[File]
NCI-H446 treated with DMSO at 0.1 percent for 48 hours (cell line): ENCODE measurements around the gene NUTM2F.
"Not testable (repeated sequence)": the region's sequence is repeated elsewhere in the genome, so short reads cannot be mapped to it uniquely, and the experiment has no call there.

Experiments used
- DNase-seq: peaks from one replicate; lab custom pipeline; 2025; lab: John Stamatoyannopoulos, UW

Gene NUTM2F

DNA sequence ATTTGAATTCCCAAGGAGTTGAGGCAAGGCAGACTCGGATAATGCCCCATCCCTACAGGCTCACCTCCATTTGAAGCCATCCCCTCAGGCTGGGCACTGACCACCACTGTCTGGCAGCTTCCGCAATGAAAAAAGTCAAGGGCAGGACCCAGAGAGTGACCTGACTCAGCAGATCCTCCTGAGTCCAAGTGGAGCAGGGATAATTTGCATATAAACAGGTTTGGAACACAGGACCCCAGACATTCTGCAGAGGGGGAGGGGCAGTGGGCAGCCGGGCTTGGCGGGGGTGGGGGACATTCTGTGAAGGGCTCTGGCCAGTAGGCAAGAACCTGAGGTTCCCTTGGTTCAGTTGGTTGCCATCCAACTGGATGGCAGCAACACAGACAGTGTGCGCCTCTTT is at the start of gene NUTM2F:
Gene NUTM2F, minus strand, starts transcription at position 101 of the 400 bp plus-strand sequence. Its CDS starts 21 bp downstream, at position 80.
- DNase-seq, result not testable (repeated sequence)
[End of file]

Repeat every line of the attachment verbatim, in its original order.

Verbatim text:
NCI-H446 treated with DMSO at 0.1 percent for 48 hours (cell line): ENCODE measurements around the gene NUTM2F.
"Not testable (repeated sequence)": the region's sequence is repeated elsewhere in the genome, so short reads cannot be mapped to it uniquely, and the experiment has no call there.

Experiments used
- DNase-seq: peaks from one replicate; lab custom pipeline; 2025; lab: John Stamatoyannopoulos, UW

Gene NUTM2F

DNA sequence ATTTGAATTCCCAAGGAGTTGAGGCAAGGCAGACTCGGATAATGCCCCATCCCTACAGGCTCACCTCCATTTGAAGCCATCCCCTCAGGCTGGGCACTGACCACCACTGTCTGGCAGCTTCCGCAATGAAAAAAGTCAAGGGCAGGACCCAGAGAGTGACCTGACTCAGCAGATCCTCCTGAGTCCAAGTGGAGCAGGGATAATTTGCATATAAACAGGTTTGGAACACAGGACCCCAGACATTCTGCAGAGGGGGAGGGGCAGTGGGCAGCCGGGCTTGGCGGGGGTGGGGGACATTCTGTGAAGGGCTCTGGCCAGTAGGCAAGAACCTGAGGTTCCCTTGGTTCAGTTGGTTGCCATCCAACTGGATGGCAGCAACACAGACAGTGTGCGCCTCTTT is at the start of gene NUTM2F:
Gene NUTM2F, minus strand, starts transcription at position 101 of the 400 bp plus-strand sequence. Its CDS starts 21 bp downstream, at position 80.
- DNase-seq, result not testable (repeated sequence)